Astronauts set for ‘splashdown’ off the coast of Florida

A SpaceX Dragon spacecraft is set for a “splashdown” off the coast of Florida shortly after midnight Monday, marking the end of a nearly six-month mission for four astronauts. 

According to NASA, the splashdown is slated for 12:17 a.m. EST on Monday at one of seven targeted landing zones in the Atlantic Ocean or Gulf of Mexico off the coast of Florida. SpaceX said the splashdown site is located in Jacksonville, Fla. 

The Dragon spacecraft, named Endeavour, is carrying Crew-6 NASA astronauts Stephen Bowen and Woody Hoburg, United Arab Emirates astronaut Sultan Al Neyadi and Russian Roscosmos cosmonaut Andrey Fedyaev. 

The SpaceX Dragon spacecraft was launched on March 2 and has spent nearly six months at the International Space Station. It will be returning “important and time-sensitive research” to Earth, according to NASA.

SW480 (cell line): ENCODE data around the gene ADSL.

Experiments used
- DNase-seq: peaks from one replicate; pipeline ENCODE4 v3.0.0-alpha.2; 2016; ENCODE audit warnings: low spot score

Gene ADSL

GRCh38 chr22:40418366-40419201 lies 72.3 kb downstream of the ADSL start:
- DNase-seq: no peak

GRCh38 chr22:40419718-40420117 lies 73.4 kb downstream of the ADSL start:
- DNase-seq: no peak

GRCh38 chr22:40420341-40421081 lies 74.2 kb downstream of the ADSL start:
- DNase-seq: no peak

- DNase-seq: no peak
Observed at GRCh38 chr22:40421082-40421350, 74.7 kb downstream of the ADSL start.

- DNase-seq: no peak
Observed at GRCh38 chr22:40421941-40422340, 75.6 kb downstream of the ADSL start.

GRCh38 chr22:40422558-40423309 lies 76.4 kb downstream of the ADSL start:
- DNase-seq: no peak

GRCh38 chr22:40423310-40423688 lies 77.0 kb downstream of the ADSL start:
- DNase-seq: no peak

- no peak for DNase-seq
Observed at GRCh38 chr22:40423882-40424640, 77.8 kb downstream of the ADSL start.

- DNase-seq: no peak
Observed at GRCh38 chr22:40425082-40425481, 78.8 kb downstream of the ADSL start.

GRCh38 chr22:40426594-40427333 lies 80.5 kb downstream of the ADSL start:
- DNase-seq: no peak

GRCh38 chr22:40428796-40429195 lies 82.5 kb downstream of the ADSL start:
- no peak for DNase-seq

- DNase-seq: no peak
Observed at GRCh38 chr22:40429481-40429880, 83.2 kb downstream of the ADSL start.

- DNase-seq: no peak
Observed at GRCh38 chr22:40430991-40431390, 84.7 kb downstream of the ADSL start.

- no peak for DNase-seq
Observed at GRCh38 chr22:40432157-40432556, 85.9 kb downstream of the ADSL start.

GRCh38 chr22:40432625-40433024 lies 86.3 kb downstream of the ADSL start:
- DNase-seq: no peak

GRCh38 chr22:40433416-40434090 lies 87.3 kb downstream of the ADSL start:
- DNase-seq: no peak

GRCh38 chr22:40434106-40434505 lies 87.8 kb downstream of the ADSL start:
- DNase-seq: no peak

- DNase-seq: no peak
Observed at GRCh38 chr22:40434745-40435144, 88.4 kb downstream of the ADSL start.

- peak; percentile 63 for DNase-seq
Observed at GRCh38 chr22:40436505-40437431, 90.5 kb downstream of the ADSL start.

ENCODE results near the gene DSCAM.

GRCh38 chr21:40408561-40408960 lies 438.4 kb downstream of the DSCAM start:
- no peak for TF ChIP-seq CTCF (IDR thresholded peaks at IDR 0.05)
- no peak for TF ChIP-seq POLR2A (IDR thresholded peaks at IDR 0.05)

According to NASA, the hatch closed between the spacecraft and the International Space Station around 5:19 a.m. Sunday, before undocking at 7:05 a.m. 

SpaceX said the Dragon will conduct “multiple orbit-lowering maneuvers, jettison the trunk and re-enter Earth’s atmosphere” along its estimated 17-hour trip back to Earth.

The Dragon is designed to land in water, with rescue and recovery personnel prepositioned around the splashdown site, according to NASA.

The spacecraft’s return will be livestreamed on NASA Television, the NASA app and NASA’s website.

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